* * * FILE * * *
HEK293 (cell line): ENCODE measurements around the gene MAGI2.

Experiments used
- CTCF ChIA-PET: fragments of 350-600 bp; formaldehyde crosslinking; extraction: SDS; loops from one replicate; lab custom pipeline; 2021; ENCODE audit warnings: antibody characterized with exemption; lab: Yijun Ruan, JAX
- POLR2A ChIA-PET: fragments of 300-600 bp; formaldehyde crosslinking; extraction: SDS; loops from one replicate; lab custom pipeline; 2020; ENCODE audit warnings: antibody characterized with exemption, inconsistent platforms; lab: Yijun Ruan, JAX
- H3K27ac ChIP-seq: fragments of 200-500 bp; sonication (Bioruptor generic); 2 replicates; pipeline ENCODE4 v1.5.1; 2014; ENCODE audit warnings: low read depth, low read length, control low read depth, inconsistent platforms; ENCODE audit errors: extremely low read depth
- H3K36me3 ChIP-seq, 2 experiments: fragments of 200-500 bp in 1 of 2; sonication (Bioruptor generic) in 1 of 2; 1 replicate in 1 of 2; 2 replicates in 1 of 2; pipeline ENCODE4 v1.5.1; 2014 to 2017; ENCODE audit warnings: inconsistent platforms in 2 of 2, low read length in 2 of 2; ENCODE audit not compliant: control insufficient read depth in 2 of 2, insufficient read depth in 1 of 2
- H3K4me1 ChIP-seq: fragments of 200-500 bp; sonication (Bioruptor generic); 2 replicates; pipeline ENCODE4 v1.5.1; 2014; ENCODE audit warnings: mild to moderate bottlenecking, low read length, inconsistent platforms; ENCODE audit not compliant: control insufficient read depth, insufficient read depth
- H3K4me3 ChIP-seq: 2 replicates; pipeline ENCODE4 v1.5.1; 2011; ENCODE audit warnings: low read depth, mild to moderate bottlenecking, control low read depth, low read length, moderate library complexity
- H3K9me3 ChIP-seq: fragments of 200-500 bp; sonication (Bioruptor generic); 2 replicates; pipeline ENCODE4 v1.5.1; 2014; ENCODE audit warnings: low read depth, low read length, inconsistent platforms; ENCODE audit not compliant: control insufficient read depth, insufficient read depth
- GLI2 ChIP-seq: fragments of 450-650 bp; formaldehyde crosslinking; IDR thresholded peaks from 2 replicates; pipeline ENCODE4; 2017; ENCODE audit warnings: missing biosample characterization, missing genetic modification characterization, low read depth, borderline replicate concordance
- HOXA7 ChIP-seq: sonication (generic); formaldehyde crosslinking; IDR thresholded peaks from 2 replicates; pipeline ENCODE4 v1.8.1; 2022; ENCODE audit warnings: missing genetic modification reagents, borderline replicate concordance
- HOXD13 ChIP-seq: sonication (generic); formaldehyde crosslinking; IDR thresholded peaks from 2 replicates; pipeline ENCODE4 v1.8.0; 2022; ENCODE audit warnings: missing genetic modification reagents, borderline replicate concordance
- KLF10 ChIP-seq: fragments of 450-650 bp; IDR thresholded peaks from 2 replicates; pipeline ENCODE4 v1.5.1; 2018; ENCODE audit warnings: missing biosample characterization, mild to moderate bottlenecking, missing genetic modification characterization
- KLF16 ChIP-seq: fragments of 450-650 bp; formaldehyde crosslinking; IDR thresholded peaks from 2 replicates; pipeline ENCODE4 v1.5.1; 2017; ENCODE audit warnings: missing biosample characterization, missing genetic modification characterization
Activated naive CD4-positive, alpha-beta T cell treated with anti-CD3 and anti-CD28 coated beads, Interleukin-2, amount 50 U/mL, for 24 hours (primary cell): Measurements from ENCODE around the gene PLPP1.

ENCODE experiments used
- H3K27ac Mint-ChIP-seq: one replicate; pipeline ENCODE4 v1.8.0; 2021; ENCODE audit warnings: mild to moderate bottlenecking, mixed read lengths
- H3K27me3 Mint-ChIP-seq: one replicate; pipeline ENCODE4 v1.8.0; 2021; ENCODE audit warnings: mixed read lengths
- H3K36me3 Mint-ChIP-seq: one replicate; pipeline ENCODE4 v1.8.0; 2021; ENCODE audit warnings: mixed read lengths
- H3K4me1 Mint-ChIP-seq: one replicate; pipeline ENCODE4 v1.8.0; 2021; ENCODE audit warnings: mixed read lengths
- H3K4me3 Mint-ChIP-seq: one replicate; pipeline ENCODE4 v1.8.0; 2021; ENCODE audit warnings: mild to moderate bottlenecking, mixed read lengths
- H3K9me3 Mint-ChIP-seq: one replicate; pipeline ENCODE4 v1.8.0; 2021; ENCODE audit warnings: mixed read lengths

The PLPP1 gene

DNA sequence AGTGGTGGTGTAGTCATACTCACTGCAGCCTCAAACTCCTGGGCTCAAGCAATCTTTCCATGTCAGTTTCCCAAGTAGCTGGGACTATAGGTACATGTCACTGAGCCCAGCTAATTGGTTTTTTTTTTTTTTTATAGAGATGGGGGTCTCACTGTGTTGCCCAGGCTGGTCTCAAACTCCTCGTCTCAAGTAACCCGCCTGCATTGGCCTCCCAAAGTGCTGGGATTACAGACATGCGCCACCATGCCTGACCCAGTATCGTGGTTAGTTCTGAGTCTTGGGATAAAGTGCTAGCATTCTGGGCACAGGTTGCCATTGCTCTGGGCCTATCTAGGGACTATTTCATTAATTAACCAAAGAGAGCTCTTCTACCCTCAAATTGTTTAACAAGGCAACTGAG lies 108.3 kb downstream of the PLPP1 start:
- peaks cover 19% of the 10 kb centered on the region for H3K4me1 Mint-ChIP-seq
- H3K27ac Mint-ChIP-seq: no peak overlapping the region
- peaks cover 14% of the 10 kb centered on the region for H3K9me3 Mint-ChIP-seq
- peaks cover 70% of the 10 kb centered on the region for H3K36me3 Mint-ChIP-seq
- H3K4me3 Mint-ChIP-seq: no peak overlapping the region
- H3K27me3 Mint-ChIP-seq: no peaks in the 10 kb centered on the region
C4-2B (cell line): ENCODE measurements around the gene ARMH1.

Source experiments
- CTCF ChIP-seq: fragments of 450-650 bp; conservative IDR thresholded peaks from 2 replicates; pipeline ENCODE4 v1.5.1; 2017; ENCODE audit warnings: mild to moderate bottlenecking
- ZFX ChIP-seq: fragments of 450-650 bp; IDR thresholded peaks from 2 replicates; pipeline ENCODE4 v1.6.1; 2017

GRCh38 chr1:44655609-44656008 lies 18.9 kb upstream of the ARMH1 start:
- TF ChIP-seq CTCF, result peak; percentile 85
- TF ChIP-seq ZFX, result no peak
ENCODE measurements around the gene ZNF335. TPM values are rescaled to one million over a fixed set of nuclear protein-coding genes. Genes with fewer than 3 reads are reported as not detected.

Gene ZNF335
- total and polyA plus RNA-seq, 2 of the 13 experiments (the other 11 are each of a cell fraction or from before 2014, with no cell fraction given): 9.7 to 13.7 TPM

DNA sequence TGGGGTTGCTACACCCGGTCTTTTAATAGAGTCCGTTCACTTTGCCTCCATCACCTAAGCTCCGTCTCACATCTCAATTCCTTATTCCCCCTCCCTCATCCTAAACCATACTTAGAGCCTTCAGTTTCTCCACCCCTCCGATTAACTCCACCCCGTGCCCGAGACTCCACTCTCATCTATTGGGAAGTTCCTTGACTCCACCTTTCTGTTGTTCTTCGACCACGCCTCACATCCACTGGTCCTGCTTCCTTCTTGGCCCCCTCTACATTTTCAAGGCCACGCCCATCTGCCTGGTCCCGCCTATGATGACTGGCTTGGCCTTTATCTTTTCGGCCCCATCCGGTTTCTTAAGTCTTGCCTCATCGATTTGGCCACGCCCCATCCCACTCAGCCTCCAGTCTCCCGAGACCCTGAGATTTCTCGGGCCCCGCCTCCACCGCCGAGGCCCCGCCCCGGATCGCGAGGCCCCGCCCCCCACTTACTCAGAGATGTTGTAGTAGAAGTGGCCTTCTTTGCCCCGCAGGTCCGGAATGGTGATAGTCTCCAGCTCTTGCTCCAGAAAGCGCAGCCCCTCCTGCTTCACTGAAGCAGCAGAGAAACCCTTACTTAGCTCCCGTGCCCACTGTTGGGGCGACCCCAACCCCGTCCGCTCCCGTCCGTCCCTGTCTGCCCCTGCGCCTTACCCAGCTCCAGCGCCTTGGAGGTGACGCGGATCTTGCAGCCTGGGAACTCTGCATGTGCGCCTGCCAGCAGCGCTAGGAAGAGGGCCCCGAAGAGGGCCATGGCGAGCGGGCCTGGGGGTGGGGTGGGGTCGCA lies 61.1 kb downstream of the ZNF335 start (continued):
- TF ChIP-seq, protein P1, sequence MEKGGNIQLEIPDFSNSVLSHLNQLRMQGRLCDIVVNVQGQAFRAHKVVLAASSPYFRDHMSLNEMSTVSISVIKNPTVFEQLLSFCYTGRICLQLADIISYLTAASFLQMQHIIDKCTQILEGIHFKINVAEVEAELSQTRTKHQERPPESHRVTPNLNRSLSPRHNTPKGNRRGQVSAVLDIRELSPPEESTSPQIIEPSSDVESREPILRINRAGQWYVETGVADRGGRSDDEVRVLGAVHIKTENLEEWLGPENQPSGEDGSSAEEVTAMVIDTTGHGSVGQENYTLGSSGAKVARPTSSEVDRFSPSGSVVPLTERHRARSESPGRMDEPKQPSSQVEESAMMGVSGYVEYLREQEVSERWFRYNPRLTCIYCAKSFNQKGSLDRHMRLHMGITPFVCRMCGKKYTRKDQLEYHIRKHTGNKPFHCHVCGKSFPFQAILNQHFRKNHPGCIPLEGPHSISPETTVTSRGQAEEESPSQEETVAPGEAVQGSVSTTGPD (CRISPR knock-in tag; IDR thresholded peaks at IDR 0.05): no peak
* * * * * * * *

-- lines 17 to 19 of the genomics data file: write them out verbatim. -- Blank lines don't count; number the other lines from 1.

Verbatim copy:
- H3K27ac Mint-ChIP-seq: one replicate; pipeline ENCODE4 v1.8.0; 2021; ENCODE audit warnings: mild to moderate bottlenecking, mixed read lengths
- H3K27me3 Mint-ChIP-seq: one replicate; pipeline ENCODE4 v1.8.0; 2021; ENCODE audit warnings: mixed read lengths
- H3K36me3 Mint-ChIP-seq: one replicate; pipeline ENCODE4 v1.8.0; 2021; ENCODE audit warnings: mixed read lengths